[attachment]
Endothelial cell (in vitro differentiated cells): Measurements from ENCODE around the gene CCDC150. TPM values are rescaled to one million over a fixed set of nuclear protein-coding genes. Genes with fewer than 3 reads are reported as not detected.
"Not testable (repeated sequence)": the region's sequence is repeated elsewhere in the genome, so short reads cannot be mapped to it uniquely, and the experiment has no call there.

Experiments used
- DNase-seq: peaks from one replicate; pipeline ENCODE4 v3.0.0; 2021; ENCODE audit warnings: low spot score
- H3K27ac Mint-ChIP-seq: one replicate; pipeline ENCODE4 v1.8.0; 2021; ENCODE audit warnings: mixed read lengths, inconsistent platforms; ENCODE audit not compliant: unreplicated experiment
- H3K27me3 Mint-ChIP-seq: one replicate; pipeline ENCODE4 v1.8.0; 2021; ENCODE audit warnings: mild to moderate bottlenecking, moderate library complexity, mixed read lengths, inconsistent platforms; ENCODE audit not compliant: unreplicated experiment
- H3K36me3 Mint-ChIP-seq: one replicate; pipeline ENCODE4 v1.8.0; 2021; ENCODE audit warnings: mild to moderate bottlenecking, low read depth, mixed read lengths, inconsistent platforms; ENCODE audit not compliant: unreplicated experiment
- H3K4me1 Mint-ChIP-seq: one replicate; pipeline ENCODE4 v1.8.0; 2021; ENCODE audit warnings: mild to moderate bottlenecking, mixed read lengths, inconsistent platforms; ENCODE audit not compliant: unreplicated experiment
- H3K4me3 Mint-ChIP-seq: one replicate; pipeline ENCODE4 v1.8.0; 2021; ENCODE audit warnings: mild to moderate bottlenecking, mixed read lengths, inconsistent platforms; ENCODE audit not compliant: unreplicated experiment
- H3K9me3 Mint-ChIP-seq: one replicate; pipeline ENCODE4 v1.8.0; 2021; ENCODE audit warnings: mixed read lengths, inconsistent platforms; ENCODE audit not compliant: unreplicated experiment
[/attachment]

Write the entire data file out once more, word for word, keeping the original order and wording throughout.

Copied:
Endothelial cell (in vitro differentiated cells): Measurements from ENCODE around the gene CCDC150. TPM values are rescaled to one million over a fixed set of nuclear protein-coding genes. Genes with fewer than 3 reads are reported as not detected.
"Not testable (repeated sequence)": the region's sequence is repeated elsewhere in the genome, so short reads cannot be mapped to it uniquely, and the experiment has no call there.

Experiments used
- DNase-seq: peaks from one replicate; pipeline ENCODE4 v3.0.0; 2021; ENCODE audit warnings: low spot score
- H3K27ac Mint-ChIP-seq: one replicate; pipeline ENCODE4 v1.8.0; 2021; ENCODE audit warnings: mixed read lengths, inconsistent platforms; ENCODE audit not compliant: unreplicated experiment
- H3K27me3 Mint-ChIP-seq: one replicate; pipeline ENCODE4 v1.8.0; 2021; ENCODE audit warnings: mild to moderate bottlenecking, moderate library complexity, mixed read lengths, inconsistent platforms; ENCODE audit not compliant: unreplicated experiment
- H3K36me3 Mint-ChIP-seq: one replicate; pipeline ENCODE4 v1.8.0; 2021; ENCODE audit warnings: mild to moderate bottlenecking, low read depth, mixed read lengths, inconsistent platforms; ENCODE audit not compliant: unreplicated experiment
- H3K4me1 Mint-ChIP-seq: one replicate; pipeline ENCODE4 v1.8.0; 2021; ENCODE audit warnings: mild to moderate bottlenecking, mixed read lengths, inconsistent platforms; ENCODE audit not compliant: unreplicated experiment
- H3K4me3 Mint-ChIP-seq: one replicate; pipeline ENCODE4 v1.8.0; 2021; ENCODE audit warnings: mild to moderate bottlenecking, mixed read lengths, inconsistent platforms; ENCODE audit not compliant: unreplicated experiment
- H3K9me3 Mint-ChIP-seq: one replicate; pipeline ENCODE4 v1.8.0; 2021; ENCODE audit warnings: mixed read lengths, inconsistent platforms; ENCODE audit not compliant: unreplicated experiment